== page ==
FranklinCovey Consultant Blogs | Todd Wangsgard | Career Changes
Last Wednesday between client events, I took a quick stroll down memory lane while visiting my collegiate alma mater in the small eastern Idaho town of Rexburg. I slipped presumptuously through an unlocked backstage door of the performing arts building to find this single work lamp illuminating the space where I once played the lead in “Joseph and the Amazing Technicolor Dreamcoat,” just 23 short years ago. I took advantage of the solitude and sat in the middle of the house seats to ponder the production that was a central part of my freshman year of college.
So many decisions are made during this formative stage. The first time living away from home. Contemplating the career one might pursue. Making friends who are in a similar stage. Reinforcing life-views that shape one’s future.
This recent pondering got me thinking about subsequent stages that make us who we are. For some, the stage of courtship and marriage. Extended volunteer service, sometimes internationally. Children. Career changes, lay-offs and even self-employment.
The wild swings in the economy over the past 15 years have certainly reinforced the need to remain focused on things that matter most. Today the economy remains uncertain. One thing is certain, however: our ability to purposefully engage in a new stage, learn, contribute, and grow.
For any of us feeling stagnant on the current stage, perhaps now is the perfect time to deliberately embark on a new one. What are the most important things to you? What are you particularly good at? At what points throughout your life have you performed at your best? Who should your consider a valued partner in this proposition?
There’s nothing quite like opening night on a new stage to generate the creative tension required to keep us performing at our best.
I race in my first triathlon tomorrow morning. Surprisingly, I’m not terribly nervous, just concerned that I’m going to forget some important piece of equipment or preparation. You’d be surprised just how much “stuff” there is to pull this thing off.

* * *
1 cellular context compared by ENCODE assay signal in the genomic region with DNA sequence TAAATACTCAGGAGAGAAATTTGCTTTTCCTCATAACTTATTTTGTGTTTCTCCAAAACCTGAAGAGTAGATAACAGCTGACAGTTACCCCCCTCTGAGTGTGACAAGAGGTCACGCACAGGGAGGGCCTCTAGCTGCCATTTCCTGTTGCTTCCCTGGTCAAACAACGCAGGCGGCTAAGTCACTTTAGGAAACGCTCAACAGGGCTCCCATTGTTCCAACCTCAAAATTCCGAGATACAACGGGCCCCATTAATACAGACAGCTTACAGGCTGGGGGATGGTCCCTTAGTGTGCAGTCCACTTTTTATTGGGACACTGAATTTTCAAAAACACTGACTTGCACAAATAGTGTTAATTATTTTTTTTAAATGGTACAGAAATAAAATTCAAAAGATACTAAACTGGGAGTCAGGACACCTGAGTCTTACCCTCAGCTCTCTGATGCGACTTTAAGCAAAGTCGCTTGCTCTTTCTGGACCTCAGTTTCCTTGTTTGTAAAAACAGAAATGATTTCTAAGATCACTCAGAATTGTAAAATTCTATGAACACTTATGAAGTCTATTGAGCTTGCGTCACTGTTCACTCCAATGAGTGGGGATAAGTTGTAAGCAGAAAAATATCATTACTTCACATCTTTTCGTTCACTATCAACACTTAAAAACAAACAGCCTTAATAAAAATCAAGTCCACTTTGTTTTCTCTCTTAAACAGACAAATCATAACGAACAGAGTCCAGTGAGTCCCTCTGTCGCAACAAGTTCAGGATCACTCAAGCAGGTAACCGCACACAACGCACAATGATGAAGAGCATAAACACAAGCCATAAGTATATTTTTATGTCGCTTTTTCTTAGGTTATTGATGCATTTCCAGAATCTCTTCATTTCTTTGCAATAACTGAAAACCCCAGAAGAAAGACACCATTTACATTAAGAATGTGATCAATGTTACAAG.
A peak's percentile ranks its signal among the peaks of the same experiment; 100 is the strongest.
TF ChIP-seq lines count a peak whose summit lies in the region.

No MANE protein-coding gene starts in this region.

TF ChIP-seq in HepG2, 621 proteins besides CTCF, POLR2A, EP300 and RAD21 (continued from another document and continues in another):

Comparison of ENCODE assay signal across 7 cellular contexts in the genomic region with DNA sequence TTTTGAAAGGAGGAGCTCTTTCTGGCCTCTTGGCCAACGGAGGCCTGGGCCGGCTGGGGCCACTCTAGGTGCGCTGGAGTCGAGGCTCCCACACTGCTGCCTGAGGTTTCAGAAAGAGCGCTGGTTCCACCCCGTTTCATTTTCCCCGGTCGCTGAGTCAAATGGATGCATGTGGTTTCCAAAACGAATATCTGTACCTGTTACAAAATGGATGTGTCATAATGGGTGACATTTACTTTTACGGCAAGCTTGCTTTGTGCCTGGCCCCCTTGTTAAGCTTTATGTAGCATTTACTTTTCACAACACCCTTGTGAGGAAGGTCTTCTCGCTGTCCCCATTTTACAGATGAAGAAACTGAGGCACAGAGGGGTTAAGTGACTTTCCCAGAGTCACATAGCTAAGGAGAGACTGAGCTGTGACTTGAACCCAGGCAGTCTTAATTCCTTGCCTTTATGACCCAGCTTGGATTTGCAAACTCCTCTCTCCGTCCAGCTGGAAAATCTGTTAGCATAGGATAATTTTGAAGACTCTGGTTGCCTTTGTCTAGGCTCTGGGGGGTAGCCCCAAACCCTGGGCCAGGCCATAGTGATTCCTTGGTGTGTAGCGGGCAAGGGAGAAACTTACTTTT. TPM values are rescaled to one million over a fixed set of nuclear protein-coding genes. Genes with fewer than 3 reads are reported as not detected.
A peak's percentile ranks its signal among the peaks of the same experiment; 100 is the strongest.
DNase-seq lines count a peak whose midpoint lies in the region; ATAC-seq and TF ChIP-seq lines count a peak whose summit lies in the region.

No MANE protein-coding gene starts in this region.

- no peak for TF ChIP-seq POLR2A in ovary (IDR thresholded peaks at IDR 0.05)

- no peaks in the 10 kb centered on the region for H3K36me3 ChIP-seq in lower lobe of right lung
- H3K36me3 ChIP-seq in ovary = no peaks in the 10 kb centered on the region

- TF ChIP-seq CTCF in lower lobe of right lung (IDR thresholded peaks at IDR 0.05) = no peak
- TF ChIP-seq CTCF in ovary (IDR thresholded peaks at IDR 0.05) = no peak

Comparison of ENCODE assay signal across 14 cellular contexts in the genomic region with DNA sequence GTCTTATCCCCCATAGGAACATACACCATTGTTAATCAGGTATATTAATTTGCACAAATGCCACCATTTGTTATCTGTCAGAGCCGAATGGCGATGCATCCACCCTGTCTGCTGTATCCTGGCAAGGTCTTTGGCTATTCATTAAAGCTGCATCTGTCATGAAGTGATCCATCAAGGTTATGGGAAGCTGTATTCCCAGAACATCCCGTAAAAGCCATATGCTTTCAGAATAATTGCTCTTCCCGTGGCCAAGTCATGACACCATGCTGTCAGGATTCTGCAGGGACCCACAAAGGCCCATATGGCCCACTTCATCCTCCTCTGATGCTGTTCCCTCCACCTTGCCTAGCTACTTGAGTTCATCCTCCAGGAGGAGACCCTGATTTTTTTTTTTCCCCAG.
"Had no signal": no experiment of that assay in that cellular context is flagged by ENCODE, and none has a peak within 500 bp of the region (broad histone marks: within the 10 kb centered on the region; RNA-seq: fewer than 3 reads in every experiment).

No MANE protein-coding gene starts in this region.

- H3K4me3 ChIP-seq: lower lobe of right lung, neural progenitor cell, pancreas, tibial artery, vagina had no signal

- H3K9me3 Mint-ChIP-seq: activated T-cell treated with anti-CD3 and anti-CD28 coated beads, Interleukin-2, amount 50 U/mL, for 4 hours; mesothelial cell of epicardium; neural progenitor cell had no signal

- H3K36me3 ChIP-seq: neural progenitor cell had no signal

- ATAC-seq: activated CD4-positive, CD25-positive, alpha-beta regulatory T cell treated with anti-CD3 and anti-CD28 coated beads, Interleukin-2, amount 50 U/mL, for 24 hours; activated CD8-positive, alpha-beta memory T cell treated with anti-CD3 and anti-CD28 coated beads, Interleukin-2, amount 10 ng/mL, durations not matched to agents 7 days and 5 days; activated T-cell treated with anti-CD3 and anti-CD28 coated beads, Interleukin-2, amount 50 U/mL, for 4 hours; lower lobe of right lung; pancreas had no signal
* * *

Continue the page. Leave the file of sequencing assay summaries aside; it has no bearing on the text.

Items to bring:
- Swim cap
- Swim goggles
- Bike shoes
- Bike gloves
- Running shoes
- Energy gels
- Water bottles
- Helium balloon
Yes – One inflated helium balloon, preferably of a bright and obnoxious color.
I made a special acquaintance in Detroit last month who got me into this adrenaline-induced fervor. Bob, my triathlon Jedi master, has shared his own race stories and offered some rather practical racing tips to help me prepare. The oddest tip he offered was to attach a helium balloon to the rack where my bike, helmet, glasses, shoes and socks will be waiting after the swim. When hundreds of dripping wet racers arrive on shore, they’re all attempting the same goal – to make a complete and speedy transition from the swim to the bike. Unfortunately, some triathletes spend several seconds – even minutes – just trying to find their own bicycle. A helium balloon attached near my bike will serve as an instant visual bearing, thus allowing me to sprint directly to my equipment.
Life is much more than a triathlon.
Think of the various “events” or “stages” in one’s life. Formal education. First job. Marriage. Children. Unemployment. Continuing education. Career changes. Disability. Unlike a triathlon, these events are not always distinct and separate from one another. They often overlap. They don’t all happen in the sequence we planned. Some are harder to train for than others. And we don’t always know whether we’re “winning.”
However, all of life’s stages can benefit from a clear and visual bearing that has the potential to keep us moving forward and ultimately on track. Whether consciously or unconsciously, we choose our values and goals. Each time we look up to take a breath, each time we gaze across the horizon of our life, we should recognize those values and know that we’re headed in the right direction. They are our instant visual bearing.
Stephen R. Covey has often said, “No one wants to climb the ladder of success, arriving at the top only to find out the ladder is leaning against the wrong wall.”
If you haven’t already done so, carve out a few minutes in the next couple days to define and refine your own values. Anchor those visual bearings into your routine by sharing them with a loved one, making them visual and accessible. Use them in your weekly and daily planning routine to evaluate how things are going. There will be little doubt, as you look up now and again from the chaos of life, that you are fervently moving in the direction of your life’s mission. You’ll have the peace of mind and satisfaction of knowing that you are indeed winning the race!